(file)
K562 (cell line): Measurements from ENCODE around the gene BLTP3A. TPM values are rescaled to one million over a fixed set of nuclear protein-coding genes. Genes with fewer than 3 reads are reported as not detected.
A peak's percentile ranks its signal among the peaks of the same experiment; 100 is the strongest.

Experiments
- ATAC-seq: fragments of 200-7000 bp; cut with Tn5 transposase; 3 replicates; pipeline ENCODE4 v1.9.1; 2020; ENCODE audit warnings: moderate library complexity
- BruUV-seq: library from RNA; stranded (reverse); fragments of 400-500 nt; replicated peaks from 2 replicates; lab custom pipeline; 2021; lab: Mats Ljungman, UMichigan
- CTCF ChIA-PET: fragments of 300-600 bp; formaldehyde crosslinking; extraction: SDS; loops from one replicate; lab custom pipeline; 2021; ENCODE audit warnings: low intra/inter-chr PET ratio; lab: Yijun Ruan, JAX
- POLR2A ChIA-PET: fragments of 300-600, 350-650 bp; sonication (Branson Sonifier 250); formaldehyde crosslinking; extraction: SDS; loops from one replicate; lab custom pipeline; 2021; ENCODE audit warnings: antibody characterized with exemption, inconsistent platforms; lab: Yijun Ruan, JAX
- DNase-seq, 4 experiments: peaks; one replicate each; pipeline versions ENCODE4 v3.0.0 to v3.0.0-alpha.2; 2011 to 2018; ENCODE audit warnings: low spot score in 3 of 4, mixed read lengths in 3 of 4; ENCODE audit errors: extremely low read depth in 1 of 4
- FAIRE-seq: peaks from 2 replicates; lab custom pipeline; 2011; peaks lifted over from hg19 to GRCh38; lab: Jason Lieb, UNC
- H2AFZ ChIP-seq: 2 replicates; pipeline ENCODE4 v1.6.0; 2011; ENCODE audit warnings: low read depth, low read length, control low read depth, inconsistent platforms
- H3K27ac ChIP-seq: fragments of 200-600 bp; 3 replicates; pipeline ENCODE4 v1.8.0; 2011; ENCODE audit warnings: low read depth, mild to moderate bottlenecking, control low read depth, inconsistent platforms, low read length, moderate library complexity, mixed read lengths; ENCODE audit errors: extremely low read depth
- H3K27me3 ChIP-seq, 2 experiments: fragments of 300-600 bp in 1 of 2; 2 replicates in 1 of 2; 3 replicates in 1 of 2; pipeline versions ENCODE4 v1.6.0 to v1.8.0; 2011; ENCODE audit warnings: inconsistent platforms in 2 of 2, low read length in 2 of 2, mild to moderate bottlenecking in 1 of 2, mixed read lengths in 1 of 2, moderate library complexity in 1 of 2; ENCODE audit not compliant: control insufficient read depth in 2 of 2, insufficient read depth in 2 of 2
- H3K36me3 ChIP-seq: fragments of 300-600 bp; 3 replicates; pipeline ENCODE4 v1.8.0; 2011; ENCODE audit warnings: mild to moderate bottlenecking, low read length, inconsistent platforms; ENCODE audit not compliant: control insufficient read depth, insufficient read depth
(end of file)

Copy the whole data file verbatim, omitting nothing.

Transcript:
K562 (cell line): Measurements from ENCODE around the gene BLTP3A. TPM values are rescaled to one million over a fixed set of nuclear protein-coding genes. Genes with fewer than 3 reads are reported as not detected.
A peak's percentile ranks its signal among the peaks of the same experiment; 100 is the strongest.

Experiments
- ATAC-seq: fragments of 200-7000 bp; cut with Tn5 transposase; 3 replicates; pipeline ENCODE4 v1.9.1; 2020; ENCODE audit warnings: moderate library complexity
- BruUV-seq: library from RNA; stranded (reverse); fragments of 400-500 nt; replicated peaks from 2 replicates; lab custom pipeline; 2021; lab: Mats Ljungman, UMichigan
- CTCF ChIA-PET: fragments of 300-600 bp; formaldehyde crosslinking; extraction: SDS; loops from one replicate; lab custom pipeline; 2021; ENCODE audit warnings: low intra/inter-chr PET ratio; lab: Yijun Ruan, JAX
- POLR2A ChIA-PET: fragments of 300-600, 350-650 bp; sonication (Branson Sonifier 250); formaldehyde crosslinking; extraction: SDS; loops from one replicate; lab custom pipeline; 2021; ENCODE audit warnings: antibody characterized with exemption, inconsistent platforms; lab: Yijun Ruan, JAX
- DNase-seq, 4 experiments: peaks; one replicate each; pipeline versions ENCODE4 v3.0.0 to v3.0.0-alpha.2; 2011 to 2018; ENCODE audit warnings: low spot score in 3 of 4, mixed read lengths in 3 of 4; ENCODE audit errors: extremely low read depth in 1 of 4
- FAIRE-seq: peaks from 2 replicates; lab custom pipeline; 2011; peaks lifted over from hg19 to GRCh38; lab: Jason Lieb, UNC
- H2AFZ ChIP-seq: 2 replicates; pipeline ENCODE4 v1.6.0; 2011; ENCODE audit warnings: low read depth, low read length, control low read depth, inconsistent platforms
- H3K27ac ChIP-seq: fragments of 200-600 bp; 3 replicates; pipeline ENCODE4 v1.8.0; 2011; ENCODE audit warnings: low read depth, mild to moderate bottlenecking, control low read depth, inconsistent platforms, low read length, moderate library complexity, mixed read lengths; ENCODE audit errors: extremely low read depth
- H3K27me3 ChIP-seq, 2 experiments: fragments of 300-600 bp in 1 of 2; 2 replicates in 1 of 2; 3 replicates in 1 of 2; pipeline versions ENCODE4 v1.6.0 to v1.8.0; 2011; ENCODE audit warnings: inconsistent platforms in 2 of 2, low read length in 2 of 2, mild to moderate bottlenecking in 1 of 2, mixed read lengths in 1 of 2, moderate library complexity in 1 of 2; ENCODE audit not compliant: control insufficient read depth in 2 of 2, insufficient read depth in 2 of 2
- H3K36me3 ChIP-seq: fragments of 300-600 bp; 3 replicates; pipeline ENCODE4 v1.8.0; 2011; ENCODE audit warnings: mild to moderate bottlenecking, low read length, inconsistent platforms; ENCODE audit not compliant: control insufficient read depth, insufficient read depth